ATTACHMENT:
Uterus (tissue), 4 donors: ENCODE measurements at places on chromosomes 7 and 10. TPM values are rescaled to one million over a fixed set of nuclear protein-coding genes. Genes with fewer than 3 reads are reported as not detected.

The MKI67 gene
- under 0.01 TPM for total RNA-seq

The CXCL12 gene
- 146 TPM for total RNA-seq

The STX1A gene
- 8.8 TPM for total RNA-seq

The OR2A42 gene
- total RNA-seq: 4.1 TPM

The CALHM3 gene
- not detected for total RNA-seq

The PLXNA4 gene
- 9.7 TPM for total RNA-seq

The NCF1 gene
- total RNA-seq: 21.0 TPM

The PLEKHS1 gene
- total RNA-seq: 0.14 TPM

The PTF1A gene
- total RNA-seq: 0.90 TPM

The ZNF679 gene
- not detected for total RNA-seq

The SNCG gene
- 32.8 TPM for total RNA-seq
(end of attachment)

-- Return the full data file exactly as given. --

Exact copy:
Uterus (tissue), 4 donors: ENCODE measurements at places on chromosomes 7 and 10. TPM values are rescaled to one million over a fixed set of nuclear protein-coding genes. Genes with fewer than 3 reads are reported as not detected.

The MKI67 gene
- under 0.01 TPM for total RNA-seq

The CXCL12 gene
- 146 TPM for total RNA-seq

The STX1A gene
- 8.8 TPM for total RNA-seq

The OR2A42 gene
- total RNA-seq: 4.1 TPM

The CALHM3 gene
- not detected for total RNA-seq

The PLXNA4 gene
- 9.7 TPM for total RNA-seq

The NCF1 gene
- total RNA-seq: 21.0 TPM

The PLEKHS1 gene
- total RNA-seq: 0.14 TPM

The PTF1A gene
- total RNA-seq: 0.90 TPM

The ZNF679 gene
- not detected for total RNA-seq

The SNCG gene
- 32.8 TPM for total RNA-seq